By Camillus Eboh and Joe Hemba
ABUJA/DAMATURU (Reuters) - Nigeria's military said on Wednesday it had killed 150 insurgents, including a commander, in an operation against Islamist group Boko Haram in which 16 of its own forces were also killed.
Violence in northeast Nigeria has intensified over the past two months, as the Islamists fight back against a military operation that president Goodluck Jonathan ordered in May to try to crush their four-year rebellion.
Army spokesman Brigadier General Ibrahim Attahiru said a series of raids carried out on Islamist camps in northeastern Borno state had pushed Boko Haram into hiding in a forest.
He said the army had received intelligence reports on September 12 that Boko Haram planned to launch an attack from the forest, adding that they were "well fortified with anti-aircraft and anti-tank guns mounted on vehicles".
"Based on this report, our own troops launched a deliberate attack. Over 150 insurgents were killed and the formation lost an officer and 15 soldiers," he said
A commander, Abba Goroma, was among those killed, he said. He was among 19 Boko Haram members who the army offered a total of 290 million naira ($1.8 million) for in late 2012 for information leading to their capture. He had a bounty of $62,000.
Attahiru was quoted in local newspapers on Wednesday as denying a story on Nigeria's Premium Times website that Boko Haram had killed 40 soldiers in an ambush in the same area.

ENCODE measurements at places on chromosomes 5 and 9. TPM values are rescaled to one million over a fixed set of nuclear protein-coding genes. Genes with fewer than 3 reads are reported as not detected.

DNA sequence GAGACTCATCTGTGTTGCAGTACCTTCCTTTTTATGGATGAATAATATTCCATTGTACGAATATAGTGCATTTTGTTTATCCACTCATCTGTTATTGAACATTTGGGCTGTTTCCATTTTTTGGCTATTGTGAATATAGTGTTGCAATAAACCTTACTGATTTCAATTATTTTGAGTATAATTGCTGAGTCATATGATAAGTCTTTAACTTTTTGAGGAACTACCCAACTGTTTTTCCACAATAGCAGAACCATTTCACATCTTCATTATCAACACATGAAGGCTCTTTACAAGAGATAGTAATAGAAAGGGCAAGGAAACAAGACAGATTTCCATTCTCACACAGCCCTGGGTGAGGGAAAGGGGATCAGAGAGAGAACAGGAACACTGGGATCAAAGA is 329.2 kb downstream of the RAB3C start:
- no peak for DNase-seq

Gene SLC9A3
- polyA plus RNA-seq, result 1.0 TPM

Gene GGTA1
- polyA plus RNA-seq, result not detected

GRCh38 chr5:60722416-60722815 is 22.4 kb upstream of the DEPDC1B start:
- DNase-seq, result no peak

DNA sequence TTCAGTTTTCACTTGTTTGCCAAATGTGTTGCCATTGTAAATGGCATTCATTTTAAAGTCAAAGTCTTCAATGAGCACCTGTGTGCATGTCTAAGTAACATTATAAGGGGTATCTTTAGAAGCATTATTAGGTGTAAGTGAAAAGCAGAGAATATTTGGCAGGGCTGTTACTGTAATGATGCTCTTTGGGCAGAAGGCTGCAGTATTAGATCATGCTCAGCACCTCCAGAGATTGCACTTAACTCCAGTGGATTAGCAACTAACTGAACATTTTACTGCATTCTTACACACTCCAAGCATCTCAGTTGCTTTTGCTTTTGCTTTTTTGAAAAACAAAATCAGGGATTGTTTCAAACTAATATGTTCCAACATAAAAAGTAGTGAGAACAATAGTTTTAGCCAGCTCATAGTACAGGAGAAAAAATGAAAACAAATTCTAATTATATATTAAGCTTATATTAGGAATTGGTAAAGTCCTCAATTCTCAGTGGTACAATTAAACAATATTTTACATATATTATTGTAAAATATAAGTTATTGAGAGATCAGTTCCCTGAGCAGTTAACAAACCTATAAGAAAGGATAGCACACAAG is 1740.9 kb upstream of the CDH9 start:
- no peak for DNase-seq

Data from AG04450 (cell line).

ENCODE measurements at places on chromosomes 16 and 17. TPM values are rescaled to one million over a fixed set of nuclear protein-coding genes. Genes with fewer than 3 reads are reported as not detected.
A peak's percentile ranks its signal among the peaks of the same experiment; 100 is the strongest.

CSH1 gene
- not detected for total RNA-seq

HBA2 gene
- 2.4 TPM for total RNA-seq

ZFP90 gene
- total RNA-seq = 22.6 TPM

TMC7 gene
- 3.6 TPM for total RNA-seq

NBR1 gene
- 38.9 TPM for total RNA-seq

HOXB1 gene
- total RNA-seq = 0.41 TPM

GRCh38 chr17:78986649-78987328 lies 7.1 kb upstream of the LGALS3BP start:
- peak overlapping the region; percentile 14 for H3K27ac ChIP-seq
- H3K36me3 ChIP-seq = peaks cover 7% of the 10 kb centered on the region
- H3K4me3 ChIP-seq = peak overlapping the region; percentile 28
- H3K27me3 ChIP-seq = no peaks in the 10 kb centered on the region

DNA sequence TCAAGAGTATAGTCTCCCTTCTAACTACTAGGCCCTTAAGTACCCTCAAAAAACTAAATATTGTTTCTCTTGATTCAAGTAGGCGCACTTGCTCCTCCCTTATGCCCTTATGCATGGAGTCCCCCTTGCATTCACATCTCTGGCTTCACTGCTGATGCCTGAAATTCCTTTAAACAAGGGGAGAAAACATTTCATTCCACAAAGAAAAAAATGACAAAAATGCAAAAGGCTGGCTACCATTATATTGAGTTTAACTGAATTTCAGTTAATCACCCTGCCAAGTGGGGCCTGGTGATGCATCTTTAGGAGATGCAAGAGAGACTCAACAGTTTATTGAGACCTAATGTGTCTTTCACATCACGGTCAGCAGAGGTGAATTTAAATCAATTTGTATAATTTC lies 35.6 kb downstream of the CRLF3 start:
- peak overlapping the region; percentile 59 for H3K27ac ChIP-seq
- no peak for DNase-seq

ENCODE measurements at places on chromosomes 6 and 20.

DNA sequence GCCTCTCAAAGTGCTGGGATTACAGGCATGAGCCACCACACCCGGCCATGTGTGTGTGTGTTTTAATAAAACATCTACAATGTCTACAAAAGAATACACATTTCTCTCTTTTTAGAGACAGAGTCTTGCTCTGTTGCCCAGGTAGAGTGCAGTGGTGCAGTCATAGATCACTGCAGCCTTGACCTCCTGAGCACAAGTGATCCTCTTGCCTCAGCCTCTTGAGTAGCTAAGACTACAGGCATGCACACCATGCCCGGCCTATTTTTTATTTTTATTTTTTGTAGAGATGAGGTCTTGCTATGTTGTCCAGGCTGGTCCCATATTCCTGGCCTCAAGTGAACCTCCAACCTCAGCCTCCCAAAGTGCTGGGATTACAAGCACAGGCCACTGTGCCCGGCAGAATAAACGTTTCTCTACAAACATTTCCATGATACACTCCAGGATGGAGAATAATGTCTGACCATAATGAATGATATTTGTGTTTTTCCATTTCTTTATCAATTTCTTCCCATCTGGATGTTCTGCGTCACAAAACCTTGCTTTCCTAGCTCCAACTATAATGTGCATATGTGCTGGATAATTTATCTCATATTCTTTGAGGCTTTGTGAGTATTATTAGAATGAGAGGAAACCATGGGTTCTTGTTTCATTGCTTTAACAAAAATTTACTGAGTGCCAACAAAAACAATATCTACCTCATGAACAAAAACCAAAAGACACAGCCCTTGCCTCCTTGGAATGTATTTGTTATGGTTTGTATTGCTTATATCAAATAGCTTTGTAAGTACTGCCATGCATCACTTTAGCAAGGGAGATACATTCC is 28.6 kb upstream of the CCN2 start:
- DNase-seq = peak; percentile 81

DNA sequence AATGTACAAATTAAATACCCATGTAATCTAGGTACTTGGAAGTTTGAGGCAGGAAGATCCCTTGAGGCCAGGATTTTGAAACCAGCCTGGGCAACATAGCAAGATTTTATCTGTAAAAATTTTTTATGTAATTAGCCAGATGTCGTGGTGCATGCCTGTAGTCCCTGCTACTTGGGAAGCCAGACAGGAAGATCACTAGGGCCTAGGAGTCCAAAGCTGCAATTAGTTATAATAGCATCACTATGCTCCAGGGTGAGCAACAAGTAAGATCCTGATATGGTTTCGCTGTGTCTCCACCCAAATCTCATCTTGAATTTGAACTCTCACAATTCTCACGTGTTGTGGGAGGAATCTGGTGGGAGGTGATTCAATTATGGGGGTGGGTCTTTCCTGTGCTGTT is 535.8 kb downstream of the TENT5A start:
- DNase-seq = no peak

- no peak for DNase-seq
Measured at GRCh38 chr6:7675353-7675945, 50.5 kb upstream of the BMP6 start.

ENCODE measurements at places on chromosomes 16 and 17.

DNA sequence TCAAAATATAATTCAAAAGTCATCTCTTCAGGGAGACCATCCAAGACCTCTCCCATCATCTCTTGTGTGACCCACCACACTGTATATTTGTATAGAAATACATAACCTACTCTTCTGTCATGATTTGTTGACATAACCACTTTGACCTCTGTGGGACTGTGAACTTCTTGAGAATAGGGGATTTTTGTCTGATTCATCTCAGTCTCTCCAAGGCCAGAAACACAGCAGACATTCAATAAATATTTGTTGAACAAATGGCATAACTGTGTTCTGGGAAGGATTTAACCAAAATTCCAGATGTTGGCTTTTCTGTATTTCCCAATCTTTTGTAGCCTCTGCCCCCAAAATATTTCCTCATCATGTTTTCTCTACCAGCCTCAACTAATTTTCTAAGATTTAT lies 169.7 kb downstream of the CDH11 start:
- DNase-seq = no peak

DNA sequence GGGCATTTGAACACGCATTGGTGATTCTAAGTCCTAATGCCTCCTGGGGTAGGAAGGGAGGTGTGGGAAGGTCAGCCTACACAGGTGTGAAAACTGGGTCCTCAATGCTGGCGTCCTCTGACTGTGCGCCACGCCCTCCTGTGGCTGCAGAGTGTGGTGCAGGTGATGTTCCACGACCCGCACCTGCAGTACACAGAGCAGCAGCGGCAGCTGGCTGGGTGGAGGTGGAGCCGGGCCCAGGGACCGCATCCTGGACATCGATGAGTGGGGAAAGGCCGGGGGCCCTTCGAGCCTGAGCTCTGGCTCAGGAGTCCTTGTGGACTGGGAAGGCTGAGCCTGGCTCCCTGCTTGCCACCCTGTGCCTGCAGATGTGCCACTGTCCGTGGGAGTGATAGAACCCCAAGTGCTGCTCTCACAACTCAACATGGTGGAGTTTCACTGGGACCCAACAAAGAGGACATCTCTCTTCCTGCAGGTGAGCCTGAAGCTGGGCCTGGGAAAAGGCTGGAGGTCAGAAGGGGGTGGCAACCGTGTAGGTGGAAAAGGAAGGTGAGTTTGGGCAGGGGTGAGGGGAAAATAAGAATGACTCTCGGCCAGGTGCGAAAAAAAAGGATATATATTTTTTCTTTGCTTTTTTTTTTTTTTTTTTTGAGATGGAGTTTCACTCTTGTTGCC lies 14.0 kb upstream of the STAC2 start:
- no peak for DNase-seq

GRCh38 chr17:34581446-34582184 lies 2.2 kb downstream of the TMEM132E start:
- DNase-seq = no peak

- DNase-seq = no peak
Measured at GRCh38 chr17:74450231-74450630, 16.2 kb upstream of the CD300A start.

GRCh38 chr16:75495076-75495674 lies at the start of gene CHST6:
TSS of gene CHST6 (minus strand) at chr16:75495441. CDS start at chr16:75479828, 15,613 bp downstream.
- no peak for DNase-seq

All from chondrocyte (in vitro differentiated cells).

The Nigerian army often says it killed large numbers of insurgents in battles in which a much smaller number of its own troops died. It is impossible to independently verify the numbers, although witnesses often give higher figures for troop casualties than the official ones.
No witnesses were immediately contactable in the area.
FIGHT FOR ISLAMIC STATE
Boko Haram, whose name means "Western education is sinful", wants to revive an era of medieval Islamic kingdoms in religiously mixed Nigeria by creating a breakaway state that would follow strict sharia law.
It is seen as the gravest security threat to Africa's top oil producer. Although their activities are located hundreds of miles away from its southern oil fields, they have bombed the capital Abuja at least three times, including a deadly attack on the United Nations' Nigeria headquarters in 2011.
In a separate attack on Tuesday, Boko Haram gunmen killed at least 20 people travelling along a road heading south from Borno, witnesses told Reuters.
Militants wearing military uniforms but with no caps and non-military shoes stopped traffic on a highway between Maiduguri and Damaturu, witnesses said.
"Travelers were asked to produce their ID cards and then they were gathered in one place before being shot," said truck driver who was let go and gave his name only as Hassan.
Another witness travelling the same road, Ibrahim, said: "I saw a lot of cars that were burnt in the bush ... Some of the corpses I saw were wearing military and police uniform."
An army spokesman did not respond to a request for comment.
Thousands of people have been killed since the shadowy sect launched its uprising against the state in 2009, transforming from a clerical movement opposed to Western culture to an armed insurrection with growing links to al Qaeda's West African wing.
Surging violence in the northeast is unwelcome news for Jonathan, who is under intense political pressure due to a split in his party and from a recently formed opposition coalition.
He had been criticized for not quelling Boko Haram's insurgency, which worsened under his leadership, and the state of emergency he declared in May was seen as last ditch attempt.
The military said last month Boko Haram's leader Abubakar Shekau may have died in late July of wounds inflicted during a gun battle. If true, it has failed to end the violence.
(Reporting by Camillus Eboh; Writing by Tim Cocks; Editing by Alison Williams)